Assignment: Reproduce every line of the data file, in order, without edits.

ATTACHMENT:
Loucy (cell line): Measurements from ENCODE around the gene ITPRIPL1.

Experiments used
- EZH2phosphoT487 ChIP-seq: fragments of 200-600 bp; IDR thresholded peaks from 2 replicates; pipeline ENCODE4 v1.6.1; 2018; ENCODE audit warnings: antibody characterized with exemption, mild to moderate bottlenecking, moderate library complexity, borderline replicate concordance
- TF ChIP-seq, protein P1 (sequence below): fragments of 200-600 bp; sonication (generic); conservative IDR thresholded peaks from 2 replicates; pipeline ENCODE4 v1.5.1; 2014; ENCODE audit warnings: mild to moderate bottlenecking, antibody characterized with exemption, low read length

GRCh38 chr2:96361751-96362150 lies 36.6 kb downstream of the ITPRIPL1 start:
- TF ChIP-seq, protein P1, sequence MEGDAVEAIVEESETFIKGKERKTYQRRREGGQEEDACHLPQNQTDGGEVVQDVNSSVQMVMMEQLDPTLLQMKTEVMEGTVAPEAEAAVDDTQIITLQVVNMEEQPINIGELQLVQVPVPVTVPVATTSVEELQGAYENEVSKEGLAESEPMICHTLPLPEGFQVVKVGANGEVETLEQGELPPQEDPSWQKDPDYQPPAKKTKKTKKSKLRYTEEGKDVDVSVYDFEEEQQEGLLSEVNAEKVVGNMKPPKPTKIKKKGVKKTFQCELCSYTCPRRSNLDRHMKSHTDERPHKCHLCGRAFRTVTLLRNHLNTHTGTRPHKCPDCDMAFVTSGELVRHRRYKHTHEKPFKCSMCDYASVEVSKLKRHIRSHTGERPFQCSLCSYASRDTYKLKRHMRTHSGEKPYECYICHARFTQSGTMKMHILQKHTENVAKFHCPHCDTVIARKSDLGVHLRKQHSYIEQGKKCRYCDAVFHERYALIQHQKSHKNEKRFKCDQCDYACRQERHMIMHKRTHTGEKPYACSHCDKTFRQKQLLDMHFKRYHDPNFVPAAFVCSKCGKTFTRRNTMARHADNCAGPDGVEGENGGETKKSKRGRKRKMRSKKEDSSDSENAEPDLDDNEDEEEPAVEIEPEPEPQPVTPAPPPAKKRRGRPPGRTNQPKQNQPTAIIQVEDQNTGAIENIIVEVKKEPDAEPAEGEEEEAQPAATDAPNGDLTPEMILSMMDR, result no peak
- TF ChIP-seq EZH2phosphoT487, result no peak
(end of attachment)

Loucy (cell line): Measurements from ENCODE around the gene ITPRIPL1.

Experiments used
- EZH2phosphoT487 ChIP-seq: fragments of 200-600 bp; IDR thresholded peaks from 2 replicates; pipeline ENCODE4 v1.6.1; 2018; ENCODE audit warnings: antibody characterized with exemption, mild to moderate bottlenecking, moderate library complexity, borderline replicate concordance
- TF ChIP-seq, protein P1 (sequence below): fragments of 200-600 bp; sonication (generic); conservative IDR thresholded peaks from 2 replicates; pipeline ENCODE4 v1.5.1; 2014; ENCODE audit warnings: mild to moderate bottlenecking, antibody characterized with exemption, low read length

GRCh38 chr2:96361751-96362150 lies 36.6 kb downstream of the ITPRIPL1 start:
- TF ChIP-seq, protein P1, sequence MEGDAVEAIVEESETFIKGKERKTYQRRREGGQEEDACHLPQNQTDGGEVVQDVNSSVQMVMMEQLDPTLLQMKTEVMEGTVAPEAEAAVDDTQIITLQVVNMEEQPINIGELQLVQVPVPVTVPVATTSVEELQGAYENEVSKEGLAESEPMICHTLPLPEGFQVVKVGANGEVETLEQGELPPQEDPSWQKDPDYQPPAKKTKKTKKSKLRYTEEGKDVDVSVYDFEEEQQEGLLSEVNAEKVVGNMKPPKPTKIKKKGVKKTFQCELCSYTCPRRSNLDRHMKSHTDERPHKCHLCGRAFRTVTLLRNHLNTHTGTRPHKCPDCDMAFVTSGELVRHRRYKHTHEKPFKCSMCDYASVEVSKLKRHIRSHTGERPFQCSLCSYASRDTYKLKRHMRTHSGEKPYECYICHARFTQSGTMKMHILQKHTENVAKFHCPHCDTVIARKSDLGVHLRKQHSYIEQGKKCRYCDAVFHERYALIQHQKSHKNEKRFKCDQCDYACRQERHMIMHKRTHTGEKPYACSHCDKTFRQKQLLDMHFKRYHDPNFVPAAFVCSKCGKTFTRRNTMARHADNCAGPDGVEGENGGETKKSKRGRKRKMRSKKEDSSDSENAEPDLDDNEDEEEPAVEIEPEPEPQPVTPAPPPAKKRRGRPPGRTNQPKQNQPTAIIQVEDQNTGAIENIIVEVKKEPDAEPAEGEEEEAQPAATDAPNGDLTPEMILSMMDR, result no peak
- TF ChIP-seq EZH2phosphoT487, result no peak